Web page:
Tuesday, March 30, 2010

Holy Week and Beyond

Pastor’s Perspective: Holy Week and Beyond

“Why do you look for the living among the dead?”  (Luke 24:5)
These words, spoken by an angel at the empty tomb on Easter morning, haunt us—don’t they?  They are words of hope but also of chastisement.  We are people of the empty cross—we claim to celebrate the Resurrection every Sunday—and yet so often, we look for the living and breathing Christ only in the pages of record of a history that is dead and gone.  We look for the living among the dead when we try to trap Jesus in the pages of the Bible only, and we fail to see him in the everyday world that we inhabit.  As Jesus himself said, God is a God of the living, not the dead.  That isn’t to say we should have no appreciation for the story of what happened.  On the contrary, we gather together in the first week of April on Thursday and on Friday nights to remember that story that so often moves us to tears. 
            On Thursday we hear about the Last Supper that Jesus shared with his disciples.  It was a celebration of the Passover meal, that yearly ritual in which all Jews remembered together with friends and family the powerful events of their own history, in which God brought them out of slavery in Egypt and carried them into the Promised Land.  God had commanded his people to remember this event by participating in a meal each year.  God knows us so well because God created us.  And isn’t it true that sometimes a smell or a taste can cue a memory in our minds so vividly?  Remembering is re-membering the past and how it continues to shape us.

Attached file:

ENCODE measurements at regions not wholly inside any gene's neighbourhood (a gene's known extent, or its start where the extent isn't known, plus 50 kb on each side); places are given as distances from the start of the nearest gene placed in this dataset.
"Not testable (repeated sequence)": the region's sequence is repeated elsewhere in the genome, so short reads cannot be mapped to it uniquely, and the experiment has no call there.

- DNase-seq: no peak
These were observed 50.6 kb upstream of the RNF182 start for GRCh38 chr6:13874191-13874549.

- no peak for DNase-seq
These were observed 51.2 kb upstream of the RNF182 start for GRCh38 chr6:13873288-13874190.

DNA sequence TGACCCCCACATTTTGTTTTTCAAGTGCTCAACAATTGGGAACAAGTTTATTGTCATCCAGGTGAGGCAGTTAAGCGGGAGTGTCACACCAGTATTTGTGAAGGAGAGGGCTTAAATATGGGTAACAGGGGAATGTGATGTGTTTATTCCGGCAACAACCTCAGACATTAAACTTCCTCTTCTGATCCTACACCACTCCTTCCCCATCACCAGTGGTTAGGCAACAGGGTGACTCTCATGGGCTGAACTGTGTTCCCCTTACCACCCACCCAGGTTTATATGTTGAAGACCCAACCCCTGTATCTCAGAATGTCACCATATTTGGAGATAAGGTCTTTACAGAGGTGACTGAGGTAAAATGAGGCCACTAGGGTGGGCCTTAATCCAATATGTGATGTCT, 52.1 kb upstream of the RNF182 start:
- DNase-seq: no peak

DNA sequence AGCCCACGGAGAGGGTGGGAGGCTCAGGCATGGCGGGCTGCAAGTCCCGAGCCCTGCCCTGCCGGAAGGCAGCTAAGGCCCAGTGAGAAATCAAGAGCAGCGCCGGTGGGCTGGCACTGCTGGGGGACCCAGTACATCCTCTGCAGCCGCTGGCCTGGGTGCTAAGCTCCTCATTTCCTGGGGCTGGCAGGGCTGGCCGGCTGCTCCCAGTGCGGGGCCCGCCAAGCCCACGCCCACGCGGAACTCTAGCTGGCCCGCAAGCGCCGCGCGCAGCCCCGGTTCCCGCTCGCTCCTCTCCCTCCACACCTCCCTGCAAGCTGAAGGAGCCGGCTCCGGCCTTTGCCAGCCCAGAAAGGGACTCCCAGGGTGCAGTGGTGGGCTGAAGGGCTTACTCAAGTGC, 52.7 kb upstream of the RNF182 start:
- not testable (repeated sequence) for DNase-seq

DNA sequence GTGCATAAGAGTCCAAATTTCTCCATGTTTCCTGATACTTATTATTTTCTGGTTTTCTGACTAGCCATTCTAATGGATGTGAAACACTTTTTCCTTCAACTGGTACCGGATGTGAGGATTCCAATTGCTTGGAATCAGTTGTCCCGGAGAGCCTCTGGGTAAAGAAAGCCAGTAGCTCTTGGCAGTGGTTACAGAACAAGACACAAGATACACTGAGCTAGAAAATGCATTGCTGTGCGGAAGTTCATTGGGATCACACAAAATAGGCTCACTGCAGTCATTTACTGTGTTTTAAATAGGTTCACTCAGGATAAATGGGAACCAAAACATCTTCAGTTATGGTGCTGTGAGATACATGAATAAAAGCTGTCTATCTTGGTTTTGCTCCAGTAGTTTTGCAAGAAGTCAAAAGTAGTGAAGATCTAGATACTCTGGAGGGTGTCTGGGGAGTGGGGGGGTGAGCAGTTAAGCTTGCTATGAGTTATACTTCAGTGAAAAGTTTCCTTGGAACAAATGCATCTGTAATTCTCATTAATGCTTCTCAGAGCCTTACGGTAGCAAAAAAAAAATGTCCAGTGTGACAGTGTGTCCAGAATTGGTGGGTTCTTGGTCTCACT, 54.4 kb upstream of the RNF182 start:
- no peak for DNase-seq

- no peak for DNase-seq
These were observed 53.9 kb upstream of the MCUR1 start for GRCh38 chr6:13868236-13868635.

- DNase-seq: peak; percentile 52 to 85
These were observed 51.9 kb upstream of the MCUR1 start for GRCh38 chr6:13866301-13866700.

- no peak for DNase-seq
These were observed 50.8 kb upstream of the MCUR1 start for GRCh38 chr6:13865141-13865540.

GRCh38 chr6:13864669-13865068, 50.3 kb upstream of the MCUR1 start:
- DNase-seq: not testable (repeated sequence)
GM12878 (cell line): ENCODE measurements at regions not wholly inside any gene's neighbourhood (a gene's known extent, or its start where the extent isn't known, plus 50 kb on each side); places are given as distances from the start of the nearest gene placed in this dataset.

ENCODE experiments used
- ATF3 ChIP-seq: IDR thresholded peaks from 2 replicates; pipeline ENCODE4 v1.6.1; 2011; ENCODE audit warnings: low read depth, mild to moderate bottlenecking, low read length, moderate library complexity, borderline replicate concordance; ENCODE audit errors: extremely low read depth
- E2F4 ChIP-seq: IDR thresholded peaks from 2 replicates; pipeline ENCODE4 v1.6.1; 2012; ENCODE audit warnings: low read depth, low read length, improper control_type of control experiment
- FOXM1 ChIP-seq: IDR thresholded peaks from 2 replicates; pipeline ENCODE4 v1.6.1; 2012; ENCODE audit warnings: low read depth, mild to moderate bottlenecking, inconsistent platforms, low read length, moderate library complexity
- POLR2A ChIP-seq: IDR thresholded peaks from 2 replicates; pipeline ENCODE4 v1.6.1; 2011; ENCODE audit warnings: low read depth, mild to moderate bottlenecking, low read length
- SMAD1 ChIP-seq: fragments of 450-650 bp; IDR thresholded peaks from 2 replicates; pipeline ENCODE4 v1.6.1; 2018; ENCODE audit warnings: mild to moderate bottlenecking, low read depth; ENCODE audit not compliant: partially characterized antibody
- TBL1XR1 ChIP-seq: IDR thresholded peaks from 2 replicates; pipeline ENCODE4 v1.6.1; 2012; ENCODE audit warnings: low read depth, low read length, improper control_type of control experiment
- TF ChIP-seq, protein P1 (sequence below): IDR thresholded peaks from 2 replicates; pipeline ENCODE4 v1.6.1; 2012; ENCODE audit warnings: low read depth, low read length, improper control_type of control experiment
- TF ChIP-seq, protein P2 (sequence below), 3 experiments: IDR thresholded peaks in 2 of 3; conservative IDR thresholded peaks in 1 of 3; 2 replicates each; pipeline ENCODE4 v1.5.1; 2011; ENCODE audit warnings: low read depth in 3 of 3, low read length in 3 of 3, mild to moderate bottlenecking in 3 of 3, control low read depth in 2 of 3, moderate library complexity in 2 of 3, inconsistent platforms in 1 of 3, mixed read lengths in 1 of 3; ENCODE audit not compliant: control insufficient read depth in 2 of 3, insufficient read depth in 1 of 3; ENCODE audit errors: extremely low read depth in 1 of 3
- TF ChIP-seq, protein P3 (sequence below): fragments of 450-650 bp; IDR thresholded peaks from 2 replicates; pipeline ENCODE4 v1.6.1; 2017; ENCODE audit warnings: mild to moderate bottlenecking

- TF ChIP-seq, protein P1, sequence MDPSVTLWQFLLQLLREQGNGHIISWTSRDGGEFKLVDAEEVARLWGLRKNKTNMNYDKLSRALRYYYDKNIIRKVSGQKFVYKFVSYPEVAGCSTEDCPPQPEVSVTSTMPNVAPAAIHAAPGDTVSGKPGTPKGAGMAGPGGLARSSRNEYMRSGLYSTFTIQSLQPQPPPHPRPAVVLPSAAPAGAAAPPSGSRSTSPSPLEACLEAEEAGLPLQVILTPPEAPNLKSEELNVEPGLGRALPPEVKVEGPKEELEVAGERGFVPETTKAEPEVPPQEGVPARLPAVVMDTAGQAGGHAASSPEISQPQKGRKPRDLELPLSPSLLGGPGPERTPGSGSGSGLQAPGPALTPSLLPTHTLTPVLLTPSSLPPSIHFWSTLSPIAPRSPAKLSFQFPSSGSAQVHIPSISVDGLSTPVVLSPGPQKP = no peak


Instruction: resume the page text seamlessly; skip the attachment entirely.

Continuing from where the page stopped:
On Friday, we hear the story of Jesus’ passion in the Tenebre service.  “Tenebre” means darkness, and as the story unfolds and candles on the bare altar are extinguished, we’ll experience together perhaps a small taste of the darkness that must have been experienced that day by Jesus and his followers.  That darkness is important.  Darkness is integral to a deep and vibrant spirituality.  St. John of the Cross was a 16th century Spanish priest who wrote about a “dark night of the soul” when describing the spiritual journey toward God.  It is our fate to suffer and to grieve and to not comprehend the depth and breadth of the Truth and Love which envelops us.  Fortunately, it doesn’t have to be that we suffer and grieve on our own or remain ignorant forever.  So on Good Friday we gather in the darkness together.  We huddle beneath the cross and hear the last words a loving savior gave his faithful followers. 
            On Easter Sunday, the Good News breaks open like that jar of nard that Mary used to anoint Jesus’ feet for burial.  The Good News “fills the whole” place, as we hear of the surprised wonder of the disciples.  But, as the angel said, we do not look for the living among the dead.  The miracle of the resurrection, for us, is not only that Christ conquers death and returns to his disciples in a living and breathing body.  It is the miracle that continues 50 days later, at Pentecost, when Jesus imparts his Spirit on the group that is gathered in his name and changes them into a living, collective, body.  So, when we only seek Jesus in the pages of a story, however rich and beautiful and life-giving that story is—if our gaze is only directed toward the scriptures to try and find the meaning and power of a Living and Loving God, we are looking for the living among the dead.  When we enact those scriptures, when we respond to them by living lives that are inspired (literally “breathed into”) by them, they become the “Living Word” that we so often call the Bible.  Those words tell us to look around for God—look in our daily lives.  Look especially at the poor and mourning.  Pay close attention to those who are oppressed or maligned.  It is easy to be inspired by the beauty of creation—and I can attest to the power of finding God’s presence in a magnificent sunset or in a grand mountain vista.  But Jesus reminds us to not forget about the underbelly of creation too. Do we see God’s presence in the people the world says are repulsive?  Jesus says, “I am there.”  It is when we open our eyes to this truth that we seek the living among the living.

Monday, March 29, 2010

Little Birds

I wonder what it must be like
to be a priest
who places the sacrament
directly in the mouths of his people,
and sees them
as filmy eyed hatchlings,
peeping and desperately seeking
with mouths wide open.